Review: “The Wolfpack” tells a compelling brother saga but fails to ask the tough questions

The Angulo kids were homeschooled and their only interaction with the world was through movies.
The Angulo kids were homeschooled and their only interaction with the world was through movies.
The Angulo kids were homeschooled and their only interaction with the world was through movies.
The Angulo kids were homeschooled and their only interaction with the world was through movies.

So you’re walking down a Manhattan sidewalk and encounter this gang of six, strangely ethereal teenage boys wearing sunglasses with black hair swagging down their backs. Though you live in New York, you’ve totally never seen anything like this, so you go — “What?” Then you go, “Dudes, who are you?” 

Which, basically, is what Crystal Moselle did. It just so happened that she was also a young documentary filmmaker. And this was one of the early, rare times when these boys, these brothers, had staged a quiet, fierce rebellion by walking out of their low-income, Lower East Side high-rise against the will of their wacko dad. 

Right time, right place, as they say — for the Angulo brothers and the neophyte filmmaker. The result is the fascinating but deeply flawed documentary The Wolfpack. 

For the record, the boys’ names all derive from the Hare Krishna faith. They are Bhagavan, Govinda, Jagadisa, Krsna, Mukunda and Narayana. But we first see them enacting the roles of Messrs. White, Orange, Blonde, Pink, etc., the characters in Quentin Tarantino’s Reservoir Dogs, one of the many genre films the boys watched on video growing up — a warped window on a world their South American father refused to let them engage with directly. They were homeschooled by their American-born mother, and almost never left their apartment. 

Instead, they grew up on a steady diet of Tarantino and David Lynch movies, memorizing and then reenacting them. The boys’ talent at turning everyday objects into believable, or at least eye-catching, props and costumes is really impressive. 

In a nice riposte to those who periodically blame violent movies for violent actions in real life, it was watching the Batman flick The Dark Knight that gave Mukunda the inspiration to sneak out of the family high-rise building and explore New York on his own. Unfortunately, on his wanders, he wore a hand-made Michael Myers mask (you know, the killer from Halloween?). 

Police, called by unnerved Manhattan citizens, intervened. So did mental health workers. The upside? The young man’s itch for freedom quickly infected his brothers. Soon, insurrection against their father was in the air.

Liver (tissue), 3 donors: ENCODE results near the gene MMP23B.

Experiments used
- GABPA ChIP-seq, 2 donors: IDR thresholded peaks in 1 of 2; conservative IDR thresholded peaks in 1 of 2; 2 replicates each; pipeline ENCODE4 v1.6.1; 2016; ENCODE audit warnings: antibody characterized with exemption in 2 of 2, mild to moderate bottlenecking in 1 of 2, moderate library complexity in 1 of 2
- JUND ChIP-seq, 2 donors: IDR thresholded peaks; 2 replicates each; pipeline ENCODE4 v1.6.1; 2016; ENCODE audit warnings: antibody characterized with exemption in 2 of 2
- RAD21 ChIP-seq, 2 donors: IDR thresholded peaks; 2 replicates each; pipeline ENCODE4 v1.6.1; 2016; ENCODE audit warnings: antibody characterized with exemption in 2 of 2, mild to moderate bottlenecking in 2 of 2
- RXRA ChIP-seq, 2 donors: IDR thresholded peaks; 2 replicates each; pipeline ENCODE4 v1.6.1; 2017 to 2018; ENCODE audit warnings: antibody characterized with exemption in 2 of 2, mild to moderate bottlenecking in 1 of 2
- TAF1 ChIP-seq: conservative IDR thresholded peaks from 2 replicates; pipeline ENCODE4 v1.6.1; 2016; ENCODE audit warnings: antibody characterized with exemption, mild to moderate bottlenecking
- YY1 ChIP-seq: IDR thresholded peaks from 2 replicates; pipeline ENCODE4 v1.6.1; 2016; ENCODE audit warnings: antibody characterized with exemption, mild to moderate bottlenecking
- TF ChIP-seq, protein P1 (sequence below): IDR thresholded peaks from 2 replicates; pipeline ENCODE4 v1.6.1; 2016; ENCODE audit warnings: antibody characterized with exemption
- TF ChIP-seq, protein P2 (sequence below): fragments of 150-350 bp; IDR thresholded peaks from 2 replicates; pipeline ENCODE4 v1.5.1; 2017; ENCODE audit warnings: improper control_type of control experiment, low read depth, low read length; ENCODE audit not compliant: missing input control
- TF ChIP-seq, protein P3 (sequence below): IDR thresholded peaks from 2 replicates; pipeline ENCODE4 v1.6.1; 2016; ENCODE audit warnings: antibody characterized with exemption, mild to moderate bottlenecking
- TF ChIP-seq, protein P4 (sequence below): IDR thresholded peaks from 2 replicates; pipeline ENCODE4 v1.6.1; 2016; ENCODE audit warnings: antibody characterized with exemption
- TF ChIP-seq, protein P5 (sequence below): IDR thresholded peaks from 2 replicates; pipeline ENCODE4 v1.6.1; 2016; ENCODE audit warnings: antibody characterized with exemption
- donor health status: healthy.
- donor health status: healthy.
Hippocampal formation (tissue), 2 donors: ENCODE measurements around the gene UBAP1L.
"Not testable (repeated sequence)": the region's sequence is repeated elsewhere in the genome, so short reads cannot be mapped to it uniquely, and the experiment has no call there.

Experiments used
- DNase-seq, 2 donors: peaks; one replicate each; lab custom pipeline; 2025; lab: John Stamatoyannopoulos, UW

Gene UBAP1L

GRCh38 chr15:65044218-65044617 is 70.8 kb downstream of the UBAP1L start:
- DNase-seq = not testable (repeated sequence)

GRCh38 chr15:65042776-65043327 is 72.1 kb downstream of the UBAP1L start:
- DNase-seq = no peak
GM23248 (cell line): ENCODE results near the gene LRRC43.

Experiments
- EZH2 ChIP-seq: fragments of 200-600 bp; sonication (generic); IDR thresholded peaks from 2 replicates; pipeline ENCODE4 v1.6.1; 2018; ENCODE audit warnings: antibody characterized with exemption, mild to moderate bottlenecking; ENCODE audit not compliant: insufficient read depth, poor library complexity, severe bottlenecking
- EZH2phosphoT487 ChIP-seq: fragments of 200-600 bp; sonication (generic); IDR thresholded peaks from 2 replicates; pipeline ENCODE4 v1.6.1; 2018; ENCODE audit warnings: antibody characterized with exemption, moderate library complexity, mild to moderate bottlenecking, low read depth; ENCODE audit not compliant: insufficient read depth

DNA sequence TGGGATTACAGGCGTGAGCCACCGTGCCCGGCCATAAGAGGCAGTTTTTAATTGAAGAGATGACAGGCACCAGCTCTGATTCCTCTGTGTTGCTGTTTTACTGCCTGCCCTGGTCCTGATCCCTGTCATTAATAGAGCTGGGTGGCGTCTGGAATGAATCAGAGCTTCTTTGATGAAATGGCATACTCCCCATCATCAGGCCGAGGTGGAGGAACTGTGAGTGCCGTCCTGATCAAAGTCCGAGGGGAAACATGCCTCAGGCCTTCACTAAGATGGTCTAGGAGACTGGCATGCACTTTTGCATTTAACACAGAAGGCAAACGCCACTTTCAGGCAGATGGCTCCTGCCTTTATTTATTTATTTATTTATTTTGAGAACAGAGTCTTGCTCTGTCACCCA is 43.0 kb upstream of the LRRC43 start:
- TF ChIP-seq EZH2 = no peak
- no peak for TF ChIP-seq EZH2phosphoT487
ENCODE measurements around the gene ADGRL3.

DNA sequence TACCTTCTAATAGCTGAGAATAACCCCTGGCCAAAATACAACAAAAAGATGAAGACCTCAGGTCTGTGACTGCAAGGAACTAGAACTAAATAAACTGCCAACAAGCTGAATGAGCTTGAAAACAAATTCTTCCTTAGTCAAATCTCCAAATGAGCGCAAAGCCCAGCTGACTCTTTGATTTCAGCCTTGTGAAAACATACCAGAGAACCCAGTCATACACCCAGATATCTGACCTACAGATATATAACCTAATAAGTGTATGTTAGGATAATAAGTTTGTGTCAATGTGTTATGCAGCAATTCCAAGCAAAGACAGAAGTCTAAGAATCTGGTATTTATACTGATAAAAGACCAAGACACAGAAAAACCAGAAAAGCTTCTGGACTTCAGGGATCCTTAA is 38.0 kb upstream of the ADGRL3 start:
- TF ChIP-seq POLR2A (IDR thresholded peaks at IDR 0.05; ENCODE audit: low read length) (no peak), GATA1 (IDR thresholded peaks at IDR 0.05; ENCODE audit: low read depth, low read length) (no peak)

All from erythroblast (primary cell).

About time. The movie makes you wonder why the kids were allowed to remain in the care of their parents. The boys’ father and mother both speak in terms of things that “didn’t happen,” like raising their kids in the countryside or moving to Scandinavia — things they couldn’t afford to do. 

There’s a self-created victimization to their viewpoint, as if disappointments were repeatedly inflicted on them. In fact, if Dad had bothered to get a job and make money for his family instead of boasting that he refuses to be “a slave to society,” or if Mom had summoned up the guts to get the front door key and let her children out into the world, things would have been very different. 

The father seems to have legitimate mental health issues, seen on camera saying, “My power is influencing everybody.” The mother, who has spent decades almost as confined as the children, also seems, well, a little touched — even if it’s only an extreme example of Stockholm Syndrome. 

What’s amazing is that their six sons (there’s also a daughter, who never speaks and seems to have socialization problems) turned out so charming, though raised on a diet of empty-calorie movies. That explains why the distributors of The Wolfpack are spinning it as a celebration of the inspirational power of film. That’s probably because there isn’t a better angle to go with. 

The movie doesn’t dig into the deeper, disturbing currents of the family’s story. Yes, movies inspired these kids, but that’s because movies were one of the few things that were allowed into their lives. Books, paint or even a box of sand might have been just as inspirational for boys trying to develop their eager young minds in the vacuum/prison created for them by their parents. 

The movie is, in fact, so “polite” and so fly-on-the-wall, it kind of made me angry. Not because I thought the filmmakers were choosing not to ask tough questions, but because I wasn’t sure that director Moselle even understood that asking tough questions — instead of just pointing the camera and gathering footage — was an option that could have deepened her film, and made it a little more dangerous. 

The story is great. The movie, not so much. It’s as undernourished as these kids have been for most of their lives. The story sticks with you, but mainly because of all the questions it raises and never addresses. When, finally, the boys, now young adults, visit the countryside they’ve never seen before, one of them makes the only comparison he knows — to Fangorn Forest in the Lord of the Rings movies. Another, watching grass blowing in the breeze, marvels: “That is like 3-D, man!” 

It’s a moment both very sweet and profoundly sad. 

The Wolfpack. A documentary by Crystal Moselle. Rated R. At Landmark Midtown Art Cinema. 

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